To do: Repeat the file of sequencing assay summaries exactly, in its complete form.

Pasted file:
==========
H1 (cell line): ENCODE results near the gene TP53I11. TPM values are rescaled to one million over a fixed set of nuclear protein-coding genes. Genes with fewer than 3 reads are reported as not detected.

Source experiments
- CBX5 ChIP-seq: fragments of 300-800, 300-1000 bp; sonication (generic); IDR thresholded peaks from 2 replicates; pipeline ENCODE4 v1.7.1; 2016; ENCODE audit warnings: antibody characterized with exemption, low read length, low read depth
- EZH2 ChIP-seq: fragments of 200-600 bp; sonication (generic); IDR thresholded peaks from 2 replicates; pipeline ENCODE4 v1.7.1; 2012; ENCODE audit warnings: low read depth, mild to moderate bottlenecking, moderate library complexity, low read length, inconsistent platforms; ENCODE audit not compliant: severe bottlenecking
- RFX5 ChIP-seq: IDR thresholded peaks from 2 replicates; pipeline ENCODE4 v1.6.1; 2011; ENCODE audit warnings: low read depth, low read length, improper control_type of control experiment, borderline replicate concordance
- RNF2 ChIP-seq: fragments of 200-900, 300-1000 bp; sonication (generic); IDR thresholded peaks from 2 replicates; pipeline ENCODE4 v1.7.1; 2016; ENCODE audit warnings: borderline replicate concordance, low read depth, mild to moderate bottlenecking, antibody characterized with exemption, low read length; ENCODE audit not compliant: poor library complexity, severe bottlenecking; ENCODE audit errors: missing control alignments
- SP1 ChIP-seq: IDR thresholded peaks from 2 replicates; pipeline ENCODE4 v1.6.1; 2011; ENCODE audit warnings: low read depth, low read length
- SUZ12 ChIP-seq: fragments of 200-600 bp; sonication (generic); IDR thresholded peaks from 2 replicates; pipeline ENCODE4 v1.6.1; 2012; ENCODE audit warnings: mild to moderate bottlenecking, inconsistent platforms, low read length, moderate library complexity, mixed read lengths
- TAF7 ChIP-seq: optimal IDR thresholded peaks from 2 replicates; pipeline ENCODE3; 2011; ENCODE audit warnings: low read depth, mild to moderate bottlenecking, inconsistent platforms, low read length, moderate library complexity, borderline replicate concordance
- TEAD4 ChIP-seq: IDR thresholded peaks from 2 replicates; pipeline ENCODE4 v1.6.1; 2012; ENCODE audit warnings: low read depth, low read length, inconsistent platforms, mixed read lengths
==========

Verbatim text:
H1 (cell line): ENCODE results near the gene TP53I11. TPM values are rescaled to one million over a fixed set of nuclear protein-coding genes. Genes with fewer than 3 reads are reported as not detected.

Source experiments
- CBX5 ChIP-seq: fragments of 300-800, 300-1000 bp; sonication (generic); IDR thresholded peaks from 2 replicates; pipeline ENCODE4 v1.7.1; 2016; ENCODE audit warnings: antibody characterized with exemption, low read length, low read depth
- EZH2 ChIP-seq: fragments of 200-600 bp; sonication (generic); IDR thresholded peaks from 2 replicates; pipeline ENCODE4 v1.7.1; 2012; ENCODE audit warnings: low read depth, mild to moderate bottlenecking, moderate library complexity, low read length, inconsistent platforms; ENCODE audit not compliant: severe bottlenecking
- RFX5 ChIP-seq: IDR thresholded peaks from 2 replicates; pipeline ENCODE4 v1.6.1; 2011; ENCODE audit warnings: low read depth, low read length, improper control_type of control experiment, borderline replicate concordance
- RNF2 ChIP-seq: fragments of 200-900, 300-1000 bp; sonication (generic); IDR thresholded peaks from 2 replicates; pipeline ENCODE4 v1.7.1; 2016; ENCODE audit warnings: borderline replicate concordance, low read depth, mild to moderate bottlenecking, antibody characterized with exemption, low read length; ENCODE audit not compliant: poor library complexity, severe bottlenecking; ENCODE audit errors: missing control alignments
- SP1 ChIP-seq: IDR thresholded peaks from 2 replicates; pipeline ENCODE4 v1.6.1; 2011; ENCODE audit warnings: low read depth, low read length
- SUZ12 ChIP-seq: fragments of 200-600 bp; sonication (generic); IDR thresholded peaks from 2 replicates; pipeline ENCODE4 v1.6.1; 2012; ENCODE audit warnings: mild to moderate bottlenecking, inconsistent platforms, low read length, moderate library complexity, mixed read lengths
- TAF7 ChIP-seq: optimal IDR thresholded peaks from 2 replicates; pipeline ENCODE3; 2011; ENCODE audit warnings: low read depth, mild to moderate bottlenecking, inconsistent platforms, low read length, moderate library complexity, borderline replicate concordance
- TEAD4 ChIP-seq: IDR thresholded peaks from 2 replicates; pipeline ENCODE4 v1.6.1; 2012; ENCODE audit warnings: low read depth, low read length, inconsistent platforms, mixed read lengths